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Updated April 21, 2010 @ 1:44 p.m. ET
If, as several media outlets are reporting, the Steelers are open to trading Ben Roethlisberger before the NFL draft, who would be their most logical trading partners?
Let's start by setting aside the teams that would be unlikely to have much interest in Roethlisberger, who was suspended by the NFL on Wednesday for the first six games of the 2010 season for a violation of the league's personal-conduct policy, for the following reasons:
• They have an established starting quarterback.
• They have invested heavily in, or are gambling big on, a quarterback who has yet to become a star but has flashed such potential.
Using these criteria, we'll rule out the Bears, Buccaneers, Bengals, Chargers, Chiefs, Colts, Cowboys, Eagles, Falcons, Giants, Jets, Lions, Packers, Patriots, Ravens, Redskins, Saints, Texans, Titans and Vikings. We will also rule out the Browns, for it is unlikely the Steelers would deal their most dynamic offensive player to a division rival.
All told, we've eliminated 21 of the 31 potential trading partners from discussion, leaving us with 10 hypothetical suitors for Roethlisberger. Let's take a closer look at each, with reasons why they could have interest in Roethlisberger if he ever were available in trade: (Teams listed in alphabetical order)
Cardinals — Imagine Roethlisberger in that talent-laden offense. Of course, whether Roethlisberger and head coach Ken Whisenhunt would want to be reunited is another issue altogether; the two reportedly have had a strained relationship at times.
Bills — They desperately need better QB play to compete in the AFC East. The Jets and Dolphins have significantly bolstered their rosters in the offseason, and the Patriots are still formidable. Also, the Bills' new assistant general manager and director of pro personnel, Doug Whaley, was once the Steelers' pro personnel coordinator.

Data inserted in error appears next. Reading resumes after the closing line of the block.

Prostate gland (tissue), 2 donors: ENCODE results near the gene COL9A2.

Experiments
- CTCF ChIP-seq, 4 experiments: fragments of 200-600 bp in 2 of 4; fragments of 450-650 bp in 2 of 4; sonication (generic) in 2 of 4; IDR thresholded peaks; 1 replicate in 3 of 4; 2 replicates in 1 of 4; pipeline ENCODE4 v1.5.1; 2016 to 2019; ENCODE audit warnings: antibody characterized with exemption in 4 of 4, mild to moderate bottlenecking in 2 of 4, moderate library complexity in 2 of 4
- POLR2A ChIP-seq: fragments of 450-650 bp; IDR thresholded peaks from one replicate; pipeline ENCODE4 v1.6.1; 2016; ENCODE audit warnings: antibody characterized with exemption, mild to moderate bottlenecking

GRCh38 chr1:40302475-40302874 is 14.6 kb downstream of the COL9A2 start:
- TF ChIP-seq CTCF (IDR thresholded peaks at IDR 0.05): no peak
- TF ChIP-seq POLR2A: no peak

Panthers — Can you see Roethlisberger scrambling, throwing and hitting a streaking Steve Smith in stride? (Aside: with head coach John Fox entering the final year of his contract, rumors of a Roethlisberger-Bill Cowher reunion in 2011 would start immediately.)
Broncos — Roethlisberger would be a significant upgrade over Kyle Orton or Brady Quinn.
Jaguars — They drafted very well last year and have a blue-chip running back in Maurice Jones-Drew. Roethlisberger would give them two stars on offense and could help stir up more interest in the team.
Dolphins — Young Chad Henne has flashed promise, but Roethlisberger could make Miami's offense elite.
Raiders — The Raiders passed on Roethlisberger in the 2004 draft, and their QB play has ranged from inconsistent to abysmal in recent years. Wouldn't they have to consider him if he became available?
Rams — They seem likely to take Oklahoma QB Sam Bradford with the No. 1 overall pick, but if they changed course, Roethlisberger would be a fine alternative.
49ers — Why have Alex Smith and David Carr compete for the starting job when you can give it to Roethlisberger and immediately become NFC West favorites?
Seahawks — They traded for Charlie Whitehurst and still have Matt Hasselbeck, but with Roethlisberger, the Seahawks would have a better shot of winning the division in 2010.
Now that we've put Roethlisberger in charge of 10 new offenses, let's outline the reasons why a trade would be difficult:
• Though he was never charged with a crime in connection with an alleged sexual assault investigated by Georgia authorities, Roethlisberger is nonetheless under close scrutiny by the NFL, which announced a severe six-game suspension for his violation of its personal-conduct policy and will be monitoring his behavior going forward.
• Roethlisberger is signed for six more seasons, and the money he is due in the years to come could give interested parties pause. He is slated to make $11.6 million in salary in 2011, '12, '13 and '14. His salary-cap number from 2011-13 (assuming the cap ever returns) is scheduled to be $15.8 million. He will be 33 in 2015, the final year of his contract, and he is due $12.1 million in salary. Teams who might consider a trade for Roethlisberger could look at those numbers, note his rugged, hold-the-ball-until-the-last-moment style of play (which opens him to a lot of big hits) and think twice.
• The Steelers' asking price for Roethlisberger likely is high, considering his age (28), positional value and résumé. (Yes, I know this argument is weakened somewhat by his suspension and the fact that they traded WR Santonio Holmes for a mere fifth-round pick.) The above factors would not strengthen their bargaining position if they sought to make a deal. Unless the Steelers are motivated to trade him at all costs, would they be able to receive fair value for their franchise quarterback?
My conclusion: Roethlisberger would make the Cardinals and 49ers strong favorites to win their division and perhaps make a playoff run, too. The same also could be said for the Broncos, Dolphins, Jaguars, Panthers and Seahawks. He would help the Bills, Raiders and Rams, too, but probably not enough to capture a division title.
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